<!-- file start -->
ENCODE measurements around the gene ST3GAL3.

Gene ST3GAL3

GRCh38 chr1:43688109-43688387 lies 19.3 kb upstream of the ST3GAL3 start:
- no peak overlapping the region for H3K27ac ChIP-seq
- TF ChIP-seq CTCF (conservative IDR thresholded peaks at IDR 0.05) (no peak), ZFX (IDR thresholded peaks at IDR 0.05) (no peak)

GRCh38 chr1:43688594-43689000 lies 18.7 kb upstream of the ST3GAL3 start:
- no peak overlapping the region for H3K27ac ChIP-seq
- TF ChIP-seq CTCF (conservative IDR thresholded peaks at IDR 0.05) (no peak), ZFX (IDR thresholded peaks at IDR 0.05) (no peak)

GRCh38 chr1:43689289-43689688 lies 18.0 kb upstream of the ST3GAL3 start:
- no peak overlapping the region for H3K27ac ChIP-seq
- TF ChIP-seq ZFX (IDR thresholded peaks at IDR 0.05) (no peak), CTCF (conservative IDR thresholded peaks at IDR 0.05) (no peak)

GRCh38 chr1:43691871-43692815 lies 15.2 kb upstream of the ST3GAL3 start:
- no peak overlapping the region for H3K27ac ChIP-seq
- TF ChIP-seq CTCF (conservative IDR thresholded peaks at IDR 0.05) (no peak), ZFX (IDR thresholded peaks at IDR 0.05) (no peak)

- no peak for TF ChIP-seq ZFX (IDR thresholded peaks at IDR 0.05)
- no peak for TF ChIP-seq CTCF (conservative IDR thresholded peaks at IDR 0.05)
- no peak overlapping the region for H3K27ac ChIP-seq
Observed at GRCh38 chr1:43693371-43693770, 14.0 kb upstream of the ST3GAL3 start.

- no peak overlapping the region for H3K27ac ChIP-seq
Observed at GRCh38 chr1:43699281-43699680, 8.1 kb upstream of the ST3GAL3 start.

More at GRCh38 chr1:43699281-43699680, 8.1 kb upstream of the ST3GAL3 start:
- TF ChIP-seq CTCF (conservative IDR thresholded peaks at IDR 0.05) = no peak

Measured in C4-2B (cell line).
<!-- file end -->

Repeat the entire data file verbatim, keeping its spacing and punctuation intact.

ENCODE measurements around the gene ST3GAL3.

Gene ST3GAL3

GRCh38 chr1:43688109-43688387 lies 19.3 kb upstream of the ST3GAL3 start:
- no peak overlapping the region for H3K27ac ChIP-seq
- TF ChIP-seq CTCF (conservative IDR thresholded peaks at IDR 0.05) (no peak), ZFX (IDR thresholded peaks at IDR 0.05) (no peak)

GRCh38 chr1:43688594-43689000 lies 18.7 kb upstream of the ST3GAL3 start:
- no peak overlapping the region for H3K27ac ChIP-seq
- TF ChIP-seq CTCF (conservative IDR thresholded peaks at IDR 0.05) (no peak), ZFX (IDR thresholded peaks at IDR 0.05) (no peak)

GRCh38 chr1:43689289-43689688 lies 18.0 kb upstream of the ST3GAL3 start:
- no peak overlapping the region for H3K27ac ChIP-seq
- TF ChIP-seq ZFX (IDR thresholded peaks at IDR 0.05) (no peak), CTCF (conservative IDR thresholded peaks at IDR 0.05) (no peak)

GRCh38 chr1:43691871-43692815 lies 15.2 kb upstream of the ST3GAL3 start:
- no peak overlapping the region for H3K27ac ChIP-seq
- TF ChIP-seq CTCF (conservative IDR thresholded peaks at IDR 0.05) (no peak), ZFX (IDR thresholded peaks at IDR 0.05) (no peak)

- no peak for TF ChIP-seq ZFX (IDR thresholded peaks at IDR 0.05)
- no peak for TF ChIP-seq CTCF (conservative IDR thresholded peaks at IDR 0.05)
- no peak overlapping the region for H3K27ac ChIP-seq
Observed at GRCh38 chr1:43693371-43693770, 14.0 kb upstream of the ST3GAL3 start.

- no peak overlapping the region for H3K27ac ChIP-seq
Observed at GRCh38 chr1:43699281-43699680, 8.1 kb upstream of the ST3GAL3 start.

More at GRCh38 chr1:43699281-43699680, 8.1 kb upstream of the ST3GAL3 start:
- TF ChIP-seq CTCF (conservative IDR thresholded peaks at IDR 0.05) = no peak

Measured in C4-2B (cell line).